Key to the workshops was the focus on teaching Coast Salish art versus the more well-known Northwest Coast style. The classes stressed the differences between the styles and promoted the perpetuation of the Coast Salish form, which is core to the Tulalip Tribes.

The classes also taught students about the wood used for carving: Cedar, which is an important material to the Tulalip people. “The classes let us pass down traditional stories and teachings about cedar: how to harvest it, how to process the wood, how to treat the trees,” said Sieminski. “It’s not just about carving. It’s about how to be environmentally sensitive.”

The new artists were given opportunities to work hands-on and create pieces. Through the grant, all staff time, materials and work space were provided. And throughout the entire project, over 50 community members completed one of the five workshops.

Displaying with Pride

At the end of each of the workshops, an event was held to publicly recognize the artists and their work. Mytyl Hernandez, marketing and membership manager for Hibulb Cultural Center, said the artists were naturally humble, and many were embarrassed to show their work. But all could appreciate their role in continuing the ways of the Tulalip people.

Hernandez said that the displays helped people recognize their ancestors’ elegance, quality worksmanship and care for their community. “It is something they learned as a virtue to continue,” she said.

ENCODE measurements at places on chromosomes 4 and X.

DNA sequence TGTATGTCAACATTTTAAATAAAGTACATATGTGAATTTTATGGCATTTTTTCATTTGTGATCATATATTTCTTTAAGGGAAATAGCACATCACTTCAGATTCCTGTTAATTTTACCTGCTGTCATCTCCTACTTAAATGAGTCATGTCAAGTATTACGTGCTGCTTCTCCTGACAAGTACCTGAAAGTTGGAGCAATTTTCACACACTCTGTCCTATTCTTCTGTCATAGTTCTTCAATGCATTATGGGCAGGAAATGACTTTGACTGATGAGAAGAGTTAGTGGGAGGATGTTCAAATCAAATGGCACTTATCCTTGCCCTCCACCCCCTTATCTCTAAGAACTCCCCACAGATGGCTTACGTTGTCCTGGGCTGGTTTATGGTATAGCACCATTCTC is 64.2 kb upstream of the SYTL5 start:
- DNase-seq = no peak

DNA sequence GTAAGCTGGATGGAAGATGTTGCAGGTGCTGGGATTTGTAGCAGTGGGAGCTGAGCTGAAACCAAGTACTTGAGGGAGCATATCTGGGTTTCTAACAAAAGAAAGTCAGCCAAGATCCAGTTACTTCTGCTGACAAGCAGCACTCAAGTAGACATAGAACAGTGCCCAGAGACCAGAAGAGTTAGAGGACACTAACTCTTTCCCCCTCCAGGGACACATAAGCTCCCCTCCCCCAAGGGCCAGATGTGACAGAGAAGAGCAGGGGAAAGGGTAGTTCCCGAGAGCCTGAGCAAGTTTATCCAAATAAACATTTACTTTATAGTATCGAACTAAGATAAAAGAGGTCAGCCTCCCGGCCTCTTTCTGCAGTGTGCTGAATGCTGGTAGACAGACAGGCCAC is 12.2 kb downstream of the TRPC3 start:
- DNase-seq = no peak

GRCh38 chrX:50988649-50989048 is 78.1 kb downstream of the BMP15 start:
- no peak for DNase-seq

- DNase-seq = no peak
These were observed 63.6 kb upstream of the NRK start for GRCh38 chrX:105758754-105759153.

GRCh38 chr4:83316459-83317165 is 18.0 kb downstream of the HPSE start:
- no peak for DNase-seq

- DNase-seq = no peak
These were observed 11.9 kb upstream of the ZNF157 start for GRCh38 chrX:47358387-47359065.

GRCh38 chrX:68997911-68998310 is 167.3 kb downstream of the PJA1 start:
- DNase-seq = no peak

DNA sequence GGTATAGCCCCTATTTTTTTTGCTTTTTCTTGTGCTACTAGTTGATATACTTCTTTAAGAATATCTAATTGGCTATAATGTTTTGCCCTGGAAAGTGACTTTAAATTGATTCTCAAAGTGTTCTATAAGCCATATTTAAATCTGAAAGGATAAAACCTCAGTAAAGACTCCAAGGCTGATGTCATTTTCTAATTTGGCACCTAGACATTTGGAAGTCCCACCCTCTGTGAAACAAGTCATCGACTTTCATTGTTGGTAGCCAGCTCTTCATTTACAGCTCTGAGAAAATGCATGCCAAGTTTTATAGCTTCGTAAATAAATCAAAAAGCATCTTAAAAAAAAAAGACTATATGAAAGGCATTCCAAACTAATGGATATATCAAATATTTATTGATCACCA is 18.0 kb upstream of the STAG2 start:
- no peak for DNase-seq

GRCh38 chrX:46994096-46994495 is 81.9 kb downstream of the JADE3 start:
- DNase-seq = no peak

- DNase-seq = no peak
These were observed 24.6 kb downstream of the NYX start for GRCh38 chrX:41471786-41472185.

“We discovered so many talented artists in our community, but the most important thing was the historical value behind their work – and passing down the history and the culture,” added Sieminski. “Becoming an artist is just a bonus.”

A Lasting Curriculum

Drawing Workshop

At a Drawing Workshop, instructor Steven Madison is shown presenting.

Throughout the project, Sieminski has witnessed the growing interest in the community, and the power of giving people opportunities to explore their artistic side. “When we’re able to say here are some tools, they listen and they learn.”

Sieminski said the support from First Nations gave them not only the financial backing to go forward, but also validation about the importance of art. With the funding they were able to develop five more class curriculums that they can build on, share with others, and continue to offer going forward. The project has yielded incredible art and a boost to the artist population.

But more than the ability to do art, Sieminski said, the workshops have met the overall goal of education. “We’re reaching a new generation,” she said, “but it is not important how many of them will become artists. What’s important is how many will have the knowledge or experience to share or to teach.”

The Native Arts Initiative perpetuates Native art, whether by investing in new projects or by helping organizations that are committed to art to go further. For the Tulalip community, it has led to a continued sharing of cultural traditions and practices. Hernandez reported that more community members are sharing their family history and techniques, young ones are learning about their talented grandfathers and grandmothers, and students are using art for contemporary purposes, while still recognizing its legacy.

In a world where their culture is vulnerable, and where old ways are too easily forgotten, an excitement is building and new art is being created. A statement by Hernandez may say it best: “Their ancestors would be proud.”

By Amy Jakober